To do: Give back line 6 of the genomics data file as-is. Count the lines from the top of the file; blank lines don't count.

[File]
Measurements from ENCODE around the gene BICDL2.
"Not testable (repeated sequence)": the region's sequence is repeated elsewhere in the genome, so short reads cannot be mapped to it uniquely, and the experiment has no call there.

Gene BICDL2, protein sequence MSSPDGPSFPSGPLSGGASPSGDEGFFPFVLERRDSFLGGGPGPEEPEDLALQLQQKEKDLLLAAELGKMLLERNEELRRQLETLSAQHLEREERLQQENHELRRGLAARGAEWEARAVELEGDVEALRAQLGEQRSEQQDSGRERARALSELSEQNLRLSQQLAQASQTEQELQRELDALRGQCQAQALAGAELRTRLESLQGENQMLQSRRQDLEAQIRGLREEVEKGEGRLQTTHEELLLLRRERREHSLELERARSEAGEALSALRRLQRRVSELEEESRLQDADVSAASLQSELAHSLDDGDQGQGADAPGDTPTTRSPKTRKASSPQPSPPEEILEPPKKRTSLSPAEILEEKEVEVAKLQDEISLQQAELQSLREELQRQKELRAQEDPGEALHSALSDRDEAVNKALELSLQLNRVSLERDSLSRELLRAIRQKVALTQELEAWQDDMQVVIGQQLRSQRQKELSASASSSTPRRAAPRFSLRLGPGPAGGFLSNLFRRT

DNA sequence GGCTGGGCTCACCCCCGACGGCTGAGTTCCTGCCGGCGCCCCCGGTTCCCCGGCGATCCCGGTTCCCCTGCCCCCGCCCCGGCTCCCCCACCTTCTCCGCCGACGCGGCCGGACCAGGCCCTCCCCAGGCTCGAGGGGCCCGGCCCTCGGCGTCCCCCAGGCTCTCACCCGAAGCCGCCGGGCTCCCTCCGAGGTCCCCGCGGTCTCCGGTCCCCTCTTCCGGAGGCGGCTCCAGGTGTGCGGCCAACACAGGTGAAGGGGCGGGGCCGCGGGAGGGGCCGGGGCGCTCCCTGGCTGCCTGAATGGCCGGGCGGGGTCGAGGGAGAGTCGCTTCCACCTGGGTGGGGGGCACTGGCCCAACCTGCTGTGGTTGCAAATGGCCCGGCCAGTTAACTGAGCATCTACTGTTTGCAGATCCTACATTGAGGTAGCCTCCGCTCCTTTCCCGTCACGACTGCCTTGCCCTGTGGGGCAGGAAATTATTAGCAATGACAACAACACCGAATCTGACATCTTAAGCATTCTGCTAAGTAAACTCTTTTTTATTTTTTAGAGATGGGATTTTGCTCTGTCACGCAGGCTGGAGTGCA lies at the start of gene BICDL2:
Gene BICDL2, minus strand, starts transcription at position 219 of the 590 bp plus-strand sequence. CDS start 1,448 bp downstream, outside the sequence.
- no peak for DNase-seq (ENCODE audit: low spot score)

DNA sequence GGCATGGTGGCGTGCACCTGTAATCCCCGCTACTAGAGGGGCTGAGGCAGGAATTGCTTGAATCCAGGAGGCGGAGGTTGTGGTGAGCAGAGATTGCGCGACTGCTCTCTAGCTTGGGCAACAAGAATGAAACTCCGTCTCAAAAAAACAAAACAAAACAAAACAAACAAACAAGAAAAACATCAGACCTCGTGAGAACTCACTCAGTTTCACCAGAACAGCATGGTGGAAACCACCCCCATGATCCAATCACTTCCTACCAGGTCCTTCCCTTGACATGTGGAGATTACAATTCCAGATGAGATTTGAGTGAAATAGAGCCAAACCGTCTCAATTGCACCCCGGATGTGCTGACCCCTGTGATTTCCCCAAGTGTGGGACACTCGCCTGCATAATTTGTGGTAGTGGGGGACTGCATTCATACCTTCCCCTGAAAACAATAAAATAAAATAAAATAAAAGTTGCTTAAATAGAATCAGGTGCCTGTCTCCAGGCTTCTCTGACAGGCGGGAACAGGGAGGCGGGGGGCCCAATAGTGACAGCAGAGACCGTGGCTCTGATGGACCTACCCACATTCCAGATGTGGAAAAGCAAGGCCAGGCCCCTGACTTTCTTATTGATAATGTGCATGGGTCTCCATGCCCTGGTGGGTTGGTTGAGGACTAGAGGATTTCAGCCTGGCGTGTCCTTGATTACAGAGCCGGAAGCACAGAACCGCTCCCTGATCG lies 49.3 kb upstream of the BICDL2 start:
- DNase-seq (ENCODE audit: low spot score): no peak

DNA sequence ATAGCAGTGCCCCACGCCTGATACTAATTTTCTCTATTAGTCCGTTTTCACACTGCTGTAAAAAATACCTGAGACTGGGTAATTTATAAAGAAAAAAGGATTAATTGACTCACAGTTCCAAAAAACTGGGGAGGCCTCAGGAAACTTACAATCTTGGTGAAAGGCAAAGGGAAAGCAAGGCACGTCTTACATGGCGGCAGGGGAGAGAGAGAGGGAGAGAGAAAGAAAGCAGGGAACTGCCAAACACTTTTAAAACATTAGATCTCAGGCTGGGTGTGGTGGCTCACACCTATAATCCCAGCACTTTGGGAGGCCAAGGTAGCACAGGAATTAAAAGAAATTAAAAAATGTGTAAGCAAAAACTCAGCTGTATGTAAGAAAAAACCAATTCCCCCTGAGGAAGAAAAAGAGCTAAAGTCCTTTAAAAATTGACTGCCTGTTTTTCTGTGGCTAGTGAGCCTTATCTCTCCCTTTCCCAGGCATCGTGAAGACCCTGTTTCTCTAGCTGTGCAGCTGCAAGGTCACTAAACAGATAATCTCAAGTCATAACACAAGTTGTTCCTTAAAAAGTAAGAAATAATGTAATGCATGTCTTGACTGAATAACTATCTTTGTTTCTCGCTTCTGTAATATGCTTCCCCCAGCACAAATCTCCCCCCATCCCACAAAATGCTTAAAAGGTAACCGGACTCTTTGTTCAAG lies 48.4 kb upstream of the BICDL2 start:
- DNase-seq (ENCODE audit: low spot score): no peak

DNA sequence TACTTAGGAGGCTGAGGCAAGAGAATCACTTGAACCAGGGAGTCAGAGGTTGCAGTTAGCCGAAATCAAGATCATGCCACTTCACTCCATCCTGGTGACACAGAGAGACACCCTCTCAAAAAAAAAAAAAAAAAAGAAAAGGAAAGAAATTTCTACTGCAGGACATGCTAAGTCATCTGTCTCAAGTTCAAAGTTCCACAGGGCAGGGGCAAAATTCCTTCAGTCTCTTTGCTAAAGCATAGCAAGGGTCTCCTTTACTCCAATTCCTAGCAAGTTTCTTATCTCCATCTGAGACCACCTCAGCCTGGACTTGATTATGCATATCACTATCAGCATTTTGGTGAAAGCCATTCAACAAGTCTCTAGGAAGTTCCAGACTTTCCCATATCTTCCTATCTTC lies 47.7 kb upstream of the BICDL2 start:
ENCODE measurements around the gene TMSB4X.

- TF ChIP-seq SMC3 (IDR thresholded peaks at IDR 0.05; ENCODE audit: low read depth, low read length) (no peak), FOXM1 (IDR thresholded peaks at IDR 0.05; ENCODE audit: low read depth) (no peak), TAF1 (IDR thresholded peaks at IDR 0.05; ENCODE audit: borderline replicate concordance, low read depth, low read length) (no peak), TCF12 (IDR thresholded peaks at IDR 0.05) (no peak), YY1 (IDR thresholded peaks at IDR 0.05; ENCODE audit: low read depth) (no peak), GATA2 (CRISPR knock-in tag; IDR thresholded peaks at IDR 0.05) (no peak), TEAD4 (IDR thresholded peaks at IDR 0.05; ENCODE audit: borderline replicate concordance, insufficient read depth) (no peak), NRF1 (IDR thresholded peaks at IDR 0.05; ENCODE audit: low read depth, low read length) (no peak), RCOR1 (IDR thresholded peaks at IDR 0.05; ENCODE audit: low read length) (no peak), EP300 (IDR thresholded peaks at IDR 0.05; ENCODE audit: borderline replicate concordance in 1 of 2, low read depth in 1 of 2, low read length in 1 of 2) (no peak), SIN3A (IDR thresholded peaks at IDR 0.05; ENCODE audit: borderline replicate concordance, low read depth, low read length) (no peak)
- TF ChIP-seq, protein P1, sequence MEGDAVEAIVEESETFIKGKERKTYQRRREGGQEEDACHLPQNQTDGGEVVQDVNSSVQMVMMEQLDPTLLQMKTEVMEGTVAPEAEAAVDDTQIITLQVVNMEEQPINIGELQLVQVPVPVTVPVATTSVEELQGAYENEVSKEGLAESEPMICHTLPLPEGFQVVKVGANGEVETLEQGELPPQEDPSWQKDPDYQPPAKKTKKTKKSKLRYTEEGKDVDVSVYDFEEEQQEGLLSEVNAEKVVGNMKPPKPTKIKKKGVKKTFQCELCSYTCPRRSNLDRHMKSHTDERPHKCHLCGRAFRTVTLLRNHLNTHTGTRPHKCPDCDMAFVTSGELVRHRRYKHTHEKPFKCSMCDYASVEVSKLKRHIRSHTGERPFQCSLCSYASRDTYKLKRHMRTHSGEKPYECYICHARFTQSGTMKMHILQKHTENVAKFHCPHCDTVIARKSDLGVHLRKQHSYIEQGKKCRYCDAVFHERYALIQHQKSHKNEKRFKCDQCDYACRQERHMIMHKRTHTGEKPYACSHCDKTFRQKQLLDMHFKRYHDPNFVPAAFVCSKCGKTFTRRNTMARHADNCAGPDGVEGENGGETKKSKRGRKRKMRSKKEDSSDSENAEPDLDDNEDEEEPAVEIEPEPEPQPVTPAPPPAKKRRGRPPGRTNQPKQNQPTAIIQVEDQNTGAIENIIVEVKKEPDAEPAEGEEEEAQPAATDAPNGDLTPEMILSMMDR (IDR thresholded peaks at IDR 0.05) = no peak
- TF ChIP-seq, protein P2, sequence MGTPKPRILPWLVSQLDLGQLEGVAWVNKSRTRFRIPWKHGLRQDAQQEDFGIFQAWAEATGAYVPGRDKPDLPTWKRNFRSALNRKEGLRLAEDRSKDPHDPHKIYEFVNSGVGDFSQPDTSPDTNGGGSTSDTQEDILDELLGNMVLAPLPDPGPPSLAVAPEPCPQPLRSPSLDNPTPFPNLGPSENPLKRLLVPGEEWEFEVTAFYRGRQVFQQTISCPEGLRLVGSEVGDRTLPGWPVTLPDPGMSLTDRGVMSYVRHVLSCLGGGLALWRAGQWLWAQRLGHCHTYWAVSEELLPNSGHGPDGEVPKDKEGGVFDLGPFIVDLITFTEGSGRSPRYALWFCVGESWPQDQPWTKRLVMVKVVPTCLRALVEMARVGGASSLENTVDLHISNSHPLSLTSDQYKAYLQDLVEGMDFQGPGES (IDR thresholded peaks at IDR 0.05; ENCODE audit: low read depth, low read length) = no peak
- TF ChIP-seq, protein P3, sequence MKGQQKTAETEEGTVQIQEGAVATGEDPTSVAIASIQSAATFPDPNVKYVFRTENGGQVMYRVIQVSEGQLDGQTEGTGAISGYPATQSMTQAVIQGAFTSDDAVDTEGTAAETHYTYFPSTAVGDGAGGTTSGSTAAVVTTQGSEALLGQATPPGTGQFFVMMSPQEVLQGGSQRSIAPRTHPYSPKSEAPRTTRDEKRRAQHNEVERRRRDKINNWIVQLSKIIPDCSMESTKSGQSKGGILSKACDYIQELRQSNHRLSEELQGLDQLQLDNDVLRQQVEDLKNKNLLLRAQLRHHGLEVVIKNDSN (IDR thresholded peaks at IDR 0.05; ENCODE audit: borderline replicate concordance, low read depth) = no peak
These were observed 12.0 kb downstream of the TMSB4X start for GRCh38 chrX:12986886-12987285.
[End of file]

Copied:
- no peak for DNase-seq (ENCODE audit: low spot score)